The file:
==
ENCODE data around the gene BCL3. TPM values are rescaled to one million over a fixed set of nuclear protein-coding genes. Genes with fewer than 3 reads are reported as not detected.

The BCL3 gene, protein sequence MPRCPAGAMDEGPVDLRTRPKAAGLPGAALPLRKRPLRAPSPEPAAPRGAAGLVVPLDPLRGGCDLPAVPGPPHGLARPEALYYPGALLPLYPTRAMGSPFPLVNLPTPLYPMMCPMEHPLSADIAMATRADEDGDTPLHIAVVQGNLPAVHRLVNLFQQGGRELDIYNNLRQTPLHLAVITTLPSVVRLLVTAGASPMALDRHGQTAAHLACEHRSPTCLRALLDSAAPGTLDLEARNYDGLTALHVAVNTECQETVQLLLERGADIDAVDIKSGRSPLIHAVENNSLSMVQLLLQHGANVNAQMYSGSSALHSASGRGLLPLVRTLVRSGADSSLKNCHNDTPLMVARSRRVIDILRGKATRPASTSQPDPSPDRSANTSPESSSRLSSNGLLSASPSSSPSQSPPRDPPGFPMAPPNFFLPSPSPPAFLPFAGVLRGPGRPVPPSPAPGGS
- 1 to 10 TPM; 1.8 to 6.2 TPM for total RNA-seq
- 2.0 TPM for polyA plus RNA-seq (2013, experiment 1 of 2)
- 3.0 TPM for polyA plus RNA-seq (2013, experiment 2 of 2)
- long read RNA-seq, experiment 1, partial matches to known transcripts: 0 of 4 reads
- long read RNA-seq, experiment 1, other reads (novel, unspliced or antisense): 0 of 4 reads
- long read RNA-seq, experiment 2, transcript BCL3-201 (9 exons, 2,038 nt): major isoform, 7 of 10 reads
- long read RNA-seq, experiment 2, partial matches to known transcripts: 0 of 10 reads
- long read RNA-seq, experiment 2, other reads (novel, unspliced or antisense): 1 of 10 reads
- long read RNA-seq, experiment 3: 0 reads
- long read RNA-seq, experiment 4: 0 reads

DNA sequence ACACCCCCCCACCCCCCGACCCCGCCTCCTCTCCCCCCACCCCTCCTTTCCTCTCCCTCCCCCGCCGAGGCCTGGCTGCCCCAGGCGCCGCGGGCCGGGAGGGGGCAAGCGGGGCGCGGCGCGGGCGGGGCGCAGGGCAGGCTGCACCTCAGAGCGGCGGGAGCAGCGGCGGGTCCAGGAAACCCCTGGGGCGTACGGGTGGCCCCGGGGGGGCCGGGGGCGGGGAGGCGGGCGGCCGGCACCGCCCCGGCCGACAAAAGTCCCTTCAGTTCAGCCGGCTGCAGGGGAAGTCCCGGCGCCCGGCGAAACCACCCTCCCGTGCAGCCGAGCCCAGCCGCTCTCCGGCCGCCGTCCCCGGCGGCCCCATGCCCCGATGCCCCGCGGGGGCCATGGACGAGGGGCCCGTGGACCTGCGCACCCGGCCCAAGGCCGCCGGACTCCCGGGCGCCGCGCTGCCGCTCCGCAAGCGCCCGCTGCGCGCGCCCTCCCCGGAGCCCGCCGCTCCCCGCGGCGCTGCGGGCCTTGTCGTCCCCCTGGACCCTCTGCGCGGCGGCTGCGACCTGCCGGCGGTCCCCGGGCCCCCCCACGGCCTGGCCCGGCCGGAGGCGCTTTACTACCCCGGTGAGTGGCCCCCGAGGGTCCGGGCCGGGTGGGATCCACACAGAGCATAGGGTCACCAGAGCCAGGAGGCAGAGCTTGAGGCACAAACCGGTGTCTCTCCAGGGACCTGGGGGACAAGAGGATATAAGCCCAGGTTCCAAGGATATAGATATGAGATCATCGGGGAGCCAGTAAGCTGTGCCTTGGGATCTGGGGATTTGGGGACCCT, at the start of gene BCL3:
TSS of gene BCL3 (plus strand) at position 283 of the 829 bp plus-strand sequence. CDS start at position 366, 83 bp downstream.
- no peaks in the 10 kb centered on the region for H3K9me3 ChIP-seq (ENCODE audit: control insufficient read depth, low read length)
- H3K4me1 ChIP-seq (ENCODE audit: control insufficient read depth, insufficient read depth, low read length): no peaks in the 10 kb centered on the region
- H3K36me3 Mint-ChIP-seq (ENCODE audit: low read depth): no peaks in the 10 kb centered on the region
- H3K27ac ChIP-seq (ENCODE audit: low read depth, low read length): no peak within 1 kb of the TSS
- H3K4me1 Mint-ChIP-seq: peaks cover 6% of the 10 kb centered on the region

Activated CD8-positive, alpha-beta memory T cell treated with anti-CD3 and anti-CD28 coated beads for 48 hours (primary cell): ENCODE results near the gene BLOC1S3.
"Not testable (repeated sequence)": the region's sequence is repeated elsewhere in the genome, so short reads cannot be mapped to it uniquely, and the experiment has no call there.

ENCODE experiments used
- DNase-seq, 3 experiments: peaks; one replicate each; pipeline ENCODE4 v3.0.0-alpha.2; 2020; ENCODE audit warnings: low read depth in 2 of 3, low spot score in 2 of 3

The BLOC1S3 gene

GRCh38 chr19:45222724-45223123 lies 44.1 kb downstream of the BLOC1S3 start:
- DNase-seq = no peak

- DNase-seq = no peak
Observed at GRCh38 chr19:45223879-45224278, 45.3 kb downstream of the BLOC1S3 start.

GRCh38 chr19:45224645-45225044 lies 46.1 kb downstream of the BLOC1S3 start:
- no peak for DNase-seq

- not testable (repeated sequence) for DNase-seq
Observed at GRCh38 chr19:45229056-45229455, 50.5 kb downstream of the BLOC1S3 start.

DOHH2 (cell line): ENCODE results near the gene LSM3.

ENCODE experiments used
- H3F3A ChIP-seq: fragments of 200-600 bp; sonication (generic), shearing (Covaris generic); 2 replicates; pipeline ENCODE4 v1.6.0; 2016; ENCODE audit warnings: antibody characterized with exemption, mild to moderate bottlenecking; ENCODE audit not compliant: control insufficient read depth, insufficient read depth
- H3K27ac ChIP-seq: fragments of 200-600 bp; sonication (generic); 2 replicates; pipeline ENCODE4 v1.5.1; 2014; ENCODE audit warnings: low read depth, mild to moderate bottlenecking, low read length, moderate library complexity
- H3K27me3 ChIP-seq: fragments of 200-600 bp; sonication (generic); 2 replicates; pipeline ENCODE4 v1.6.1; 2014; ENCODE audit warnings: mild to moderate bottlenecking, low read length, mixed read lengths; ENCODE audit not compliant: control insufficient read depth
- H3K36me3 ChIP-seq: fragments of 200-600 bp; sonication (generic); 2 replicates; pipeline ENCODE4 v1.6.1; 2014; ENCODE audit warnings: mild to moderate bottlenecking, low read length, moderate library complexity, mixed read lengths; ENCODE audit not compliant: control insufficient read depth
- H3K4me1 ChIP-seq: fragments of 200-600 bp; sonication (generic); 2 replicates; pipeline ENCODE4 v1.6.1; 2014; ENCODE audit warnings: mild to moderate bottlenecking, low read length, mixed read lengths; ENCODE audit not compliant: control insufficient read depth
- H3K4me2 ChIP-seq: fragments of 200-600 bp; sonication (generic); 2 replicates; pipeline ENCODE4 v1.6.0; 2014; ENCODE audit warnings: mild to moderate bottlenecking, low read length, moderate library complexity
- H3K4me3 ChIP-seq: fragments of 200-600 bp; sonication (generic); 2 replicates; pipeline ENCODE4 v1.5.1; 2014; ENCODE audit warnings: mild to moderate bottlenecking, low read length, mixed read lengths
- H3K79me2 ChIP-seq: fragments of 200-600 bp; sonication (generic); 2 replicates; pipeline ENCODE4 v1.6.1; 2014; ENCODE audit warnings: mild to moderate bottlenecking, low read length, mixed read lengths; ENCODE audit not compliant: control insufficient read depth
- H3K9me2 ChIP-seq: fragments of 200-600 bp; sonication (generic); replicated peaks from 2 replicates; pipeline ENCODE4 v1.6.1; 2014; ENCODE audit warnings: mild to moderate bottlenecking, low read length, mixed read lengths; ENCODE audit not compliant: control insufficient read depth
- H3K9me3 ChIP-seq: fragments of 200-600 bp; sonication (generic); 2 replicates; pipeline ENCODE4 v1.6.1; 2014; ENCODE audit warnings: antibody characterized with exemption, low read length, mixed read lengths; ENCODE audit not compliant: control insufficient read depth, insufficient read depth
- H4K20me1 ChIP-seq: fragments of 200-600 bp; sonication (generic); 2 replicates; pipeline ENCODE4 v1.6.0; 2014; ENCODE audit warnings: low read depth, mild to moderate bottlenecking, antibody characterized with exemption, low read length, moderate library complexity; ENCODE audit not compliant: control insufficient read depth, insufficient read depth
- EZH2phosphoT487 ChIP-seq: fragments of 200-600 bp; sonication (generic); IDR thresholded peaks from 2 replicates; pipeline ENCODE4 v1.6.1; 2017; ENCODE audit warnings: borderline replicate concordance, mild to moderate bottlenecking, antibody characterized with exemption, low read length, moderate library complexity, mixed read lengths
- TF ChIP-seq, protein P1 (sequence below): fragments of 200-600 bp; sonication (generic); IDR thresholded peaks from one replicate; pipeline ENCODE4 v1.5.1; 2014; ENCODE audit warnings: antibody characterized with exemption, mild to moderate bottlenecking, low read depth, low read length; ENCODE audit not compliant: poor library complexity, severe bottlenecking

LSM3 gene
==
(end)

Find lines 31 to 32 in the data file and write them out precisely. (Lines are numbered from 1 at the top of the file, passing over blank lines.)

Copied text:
- not testable (repeated sequence) for DNase-seq
Observed at GRCh38 chr19:45229056-45229455, 50.5 kb downstream of the BLOC1S3 start.